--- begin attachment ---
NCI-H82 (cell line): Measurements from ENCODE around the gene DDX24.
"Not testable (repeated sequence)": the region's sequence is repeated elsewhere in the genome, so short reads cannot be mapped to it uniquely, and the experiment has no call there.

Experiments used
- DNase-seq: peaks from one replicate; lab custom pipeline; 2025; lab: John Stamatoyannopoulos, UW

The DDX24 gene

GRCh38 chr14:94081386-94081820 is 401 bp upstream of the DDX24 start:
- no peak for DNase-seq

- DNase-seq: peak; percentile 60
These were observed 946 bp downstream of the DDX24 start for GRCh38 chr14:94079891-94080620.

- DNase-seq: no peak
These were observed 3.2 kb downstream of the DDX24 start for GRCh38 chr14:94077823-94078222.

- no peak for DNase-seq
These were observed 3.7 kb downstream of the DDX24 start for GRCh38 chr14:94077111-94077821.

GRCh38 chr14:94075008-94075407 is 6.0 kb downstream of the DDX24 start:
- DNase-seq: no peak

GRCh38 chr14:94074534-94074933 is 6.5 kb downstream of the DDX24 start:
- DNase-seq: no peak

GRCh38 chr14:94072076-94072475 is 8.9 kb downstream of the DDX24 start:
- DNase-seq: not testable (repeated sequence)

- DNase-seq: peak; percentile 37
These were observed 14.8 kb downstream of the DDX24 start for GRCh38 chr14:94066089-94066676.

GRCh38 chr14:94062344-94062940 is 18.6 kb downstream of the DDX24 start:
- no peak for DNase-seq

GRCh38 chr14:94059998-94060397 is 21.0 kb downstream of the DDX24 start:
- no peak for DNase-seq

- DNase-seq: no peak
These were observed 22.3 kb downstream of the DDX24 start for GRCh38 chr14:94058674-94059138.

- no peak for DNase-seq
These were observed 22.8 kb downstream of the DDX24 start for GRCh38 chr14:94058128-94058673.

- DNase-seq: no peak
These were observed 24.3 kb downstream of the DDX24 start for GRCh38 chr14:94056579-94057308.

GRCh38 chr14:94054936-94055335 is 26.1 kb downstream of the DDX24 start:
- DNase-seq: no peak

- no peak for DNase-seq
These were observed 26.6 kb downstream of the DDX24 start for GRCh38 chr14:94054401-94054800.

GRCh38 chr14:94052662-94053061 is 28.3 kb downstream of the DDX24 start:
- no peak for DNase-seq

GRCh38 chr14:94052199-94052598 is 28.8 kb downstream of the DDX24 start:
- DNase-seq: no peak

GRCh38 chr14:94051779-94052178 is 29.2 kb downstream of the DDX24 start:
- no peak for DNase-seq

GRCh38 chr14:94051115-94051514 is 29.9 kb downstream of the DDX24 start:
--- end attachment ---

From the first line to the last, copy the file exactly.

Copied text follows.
NCI-H82 (cell line): Measurements from ENCODE around the gene DDX24.
"Not testable (repeated sequence)": the region's sequence is repeated elsewhere in the genome, so short reads cannot be mapped to it uniquely, and the experiment has no call there.

Experiments used
- DNase-seq: peaks from one replicate; lab custom pipeline; 2025; lab: John Stamatoyannopoulos, UW

The DDX24 gene

GRCh38 chr14:94081386-94081820 is 401 bp upstream of the DDX24 start:
- no peak for DNase-seq

- DNase-seq: peak; percentile 60
These were observed 946 bp downstream of the DDX24 start for GRCh38 chr14:94079891-94080620.

- DNase-seq: no peak
These were observed 3.2 kb downstream of the DDX24 start for GRCh38 chr14:94077823-94078222.

- no peak for DNase-seq
These were observed 3.7 kb downstream of the DDX24 start for GRCh38 chr14:94077111-94077821.

GRCh38 chr14:94075008-94075407 is 6.0 kb downstream of the DDX24 start:
- DNase-seq: no peak

GRCh38 chr14:94074534-94074933 is 6.5 kb downstream of the DDX24 start:
- DNase-seq: no peak

GRCh38 chr14:94072076-94072475 is 8.9 kb downstream of the DDX24 start:
- DNase-seq: not testable (repeated sequence)

- DNase-seq: peak; percentile 37
These were observed 14.8 kb downstream of the DDX24 start for GRCh38 chr14:94066089-94066676.

GRCh38 chr14:94062344-94062940 is 18.6 kb downstream of the DDX24 start:
- no peak for DNase-seq

GRCh38 chr14:94059998-94060397 is 21.0 kb downstream of the DDX24 start:
- no peak for DNase-seq

- DNase-seq: no peak
These were observed 22.3 kb downstream of the DDX24 start for GRCh38 chr14:94058674-94059138.

- no peak for DNase-seq
These were observed 22.8 kb downstream of the DDX24 start for GRCh38 chr14:94058128-94058673.

- DNase-seq: no peak
These were observed 24.3 kb downstream of the DDX24 start for GRCh38 chr14:94056579-94057308.

GRCh38 chr14:94054936-94055335 is 26.1 kb downstream of the DDX24 start:
- DNase-seq: no peak

- no peak for DNase-seq
These were observed 26.6 kb downstream of the DDX24 start for GRCh38 chr14:94054401-94054800.

GRCh38 chr14:94052662-94053061 is 28.3 kb downstream of the DDX24 start:
- no peak for DNase-seq

GRCh38 chr14:94052199-94052598 is 28.8 kb downstream of the DDX24 start:
- DNase-seq: no peak

GRCh38 chr14:94051779-94052178 is 29.2 kb downstream of the DDX24 start:
- no peak for DNase-seq

GRCh38 chr14:94051115-94051514 is 29.9 kb downstream of the DDX24 start: